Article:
100 Colorado Creatives: Meghan Throckmorton Collar
#24: Meghan Throckmorton Collar
Play shoes designed by Meghan Throckmorton Collar.
Meghan Throckmorton Collar likes to think small, and that's in no way a putdown: A creative crafter, designer and owner of the Rakun boutique on Santa Fe Drive, she's both the product of and a mover in her own immediate little world of local trade -- which is not only more personal, but also a rising economic trend in the urban marketplace. A founder of the loose alliance of Denver Independent Boutiques and involved as well in the Denver Handmade Alliance, Throckmorton Collar is a loud but gentle voice in the local entrepreneurial art movement. She steps on that soapbox for this 100CC questionnaire; continue reading for her homey point of view.
See also: 100 Colorado Creatives: Kalina Ross
If you could collaborate with anyone in history, who would it be, and why?
I'm a crafter and community builder, and I long for times past when communities formed around artisan crafters. I would love to go back to a time when a strong community and skilled artisans were critical to survival, and everyday life included chatting with bakers, milliners and weavers. Being part of the crowd stitching away at a quilting bee would teach me more than any fascinating famous person could. I believe in everyday people being creative every day, and I love that people are starting to see that a simpler life is critical to sustaining both our communities and the environment. I am drawn to folk arts both past and present, and I often daydream about a quiet apprenticeship with any number of master craftspeople. I mean, how cool would it be to learn to bake bread from a French boulanger or to hand-quilt from a pioneer grandma?
Who in the world is interesting to you right now, and why?
My world is intentionally very small, so most of the people who interest me are my colleagues and neighbors. I look to my immediate community first for inspiration, and I love what my snail's eye view discovers. Slowing down and looking closely opens up this Nathalie Sarraute sort of world, where flashes of quiet creativity really shine. Taking time to look closely uncovers the world of meaning beneath the surface of everyday interactions. I am so fascinated by anyone taking time each day to be quietly, humbly creative. Emi Knight of the Strawberry Runners has been a regular in my shop for ages, and it took forever for me to put her face to the band. She plays in the garden with my daughter and cat, quietly chats, and loses track of time. It's inspiring to see her life and art so close/intertwined. My dear friend, illustrator Sara Guindon, inspires me with her easygoing creativity, too. She isn't afraid to be subtle, and that makes her work so compelling.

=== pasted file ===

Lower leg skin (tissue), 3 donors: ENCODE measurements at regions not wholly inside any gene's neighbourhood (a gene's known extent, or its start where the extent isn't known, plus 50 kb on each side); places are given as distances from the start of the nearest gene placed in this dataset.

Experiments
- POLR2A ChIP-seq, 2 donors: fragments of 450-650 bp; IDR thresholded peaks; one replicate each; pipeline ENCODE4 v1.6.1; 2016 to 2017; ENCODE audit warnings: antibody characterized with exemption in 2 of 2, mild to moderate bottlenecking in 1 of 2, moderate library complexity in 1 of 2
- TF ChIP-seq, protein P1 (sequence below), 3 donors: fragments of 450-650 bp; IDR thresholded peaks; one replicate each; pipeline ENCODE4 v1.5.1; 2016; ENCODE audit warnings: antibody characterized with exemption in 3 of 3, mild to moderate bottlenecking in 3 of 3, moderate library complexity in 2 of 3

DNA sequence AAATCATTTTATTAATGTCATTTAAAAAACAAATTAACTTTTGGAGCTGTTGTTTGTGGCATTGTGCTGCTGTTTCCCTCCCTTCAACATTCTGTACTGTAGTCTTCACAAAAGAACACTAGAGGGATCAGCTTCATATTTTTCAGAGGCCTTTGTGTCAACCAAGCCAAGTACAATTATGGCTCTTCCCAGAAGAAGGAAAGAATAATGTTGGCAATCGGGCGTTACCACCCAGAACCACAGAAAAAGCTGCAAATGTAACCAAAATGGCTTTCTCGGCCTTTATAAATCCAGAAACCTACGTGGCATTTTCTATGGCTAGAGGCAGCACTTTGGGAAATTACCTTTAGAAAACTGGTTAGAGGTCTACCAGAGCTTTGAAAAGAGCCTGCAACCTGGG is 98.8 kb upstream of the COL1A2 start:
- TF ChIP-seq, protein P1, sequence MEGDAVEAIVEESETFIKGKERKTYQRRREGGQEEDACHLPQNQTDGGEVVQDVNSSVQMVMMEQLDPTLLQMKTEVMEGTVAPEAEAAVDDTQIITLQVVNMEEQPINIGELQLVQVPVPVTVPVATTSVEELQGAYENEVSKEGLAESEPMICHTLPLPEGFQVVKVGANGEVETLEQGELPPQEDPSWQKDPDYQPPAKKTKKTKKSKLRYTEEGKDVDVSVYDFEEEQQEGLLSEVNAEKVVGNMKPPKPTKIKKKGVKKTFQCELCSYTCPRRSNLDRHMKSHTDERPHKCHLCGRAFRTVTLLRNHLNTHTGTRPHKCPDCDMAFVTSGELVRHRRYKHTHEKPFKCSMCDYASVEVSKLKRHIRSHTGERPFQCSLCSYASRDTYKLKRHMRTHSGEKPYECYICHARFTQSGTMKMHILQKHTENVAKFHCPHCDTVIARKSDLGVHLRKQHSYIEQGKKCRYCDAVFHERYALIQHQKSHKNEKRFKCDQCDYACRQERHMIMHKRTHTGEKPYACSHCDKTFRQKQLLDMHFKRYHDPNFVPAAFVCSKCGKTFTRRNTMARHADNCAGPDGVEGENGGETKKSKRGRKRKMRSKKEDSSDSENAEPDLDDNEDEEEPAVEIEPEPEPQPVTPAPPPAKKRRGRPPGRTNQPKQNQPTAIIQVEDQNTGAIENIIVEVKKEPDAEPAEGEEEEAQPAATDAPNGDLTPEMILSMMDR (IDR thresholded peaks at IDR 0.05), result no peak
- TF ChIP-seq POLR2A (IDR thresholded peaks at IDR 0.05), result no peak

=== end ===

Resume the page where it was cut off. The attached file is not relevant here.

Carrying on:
What's one art trend you want to see die this year?
The craft and fashion communities in Denver are so full of amazing, creative and heartfelt people. Luckily, there are a lot of great opportunities for them to showcase their work, too. Sometimes, there are still events that exploit fashion and craft creatives, though, and this breaks my heart. I'd love Denver to continue to celebrate the authentic fashion shows and craft markets and eventually drown out the few exploitative shows. There should be a clear choice for which events help fashion and craft creatives grow and which are perhaps a poor choice of resources. I'd love to see Denver get to a point where there's just no question: Every craft market and every fashion show is a great experience for everyone. It's a goal that we are working toward with Denver Handmade Alliance by vetting craft markets, and I think Fashion Association Denver is working toward a similar goal, so I'm confident that my little daydream is just around the corner.
Continue reading for more from Meghan Throckmorton Collar.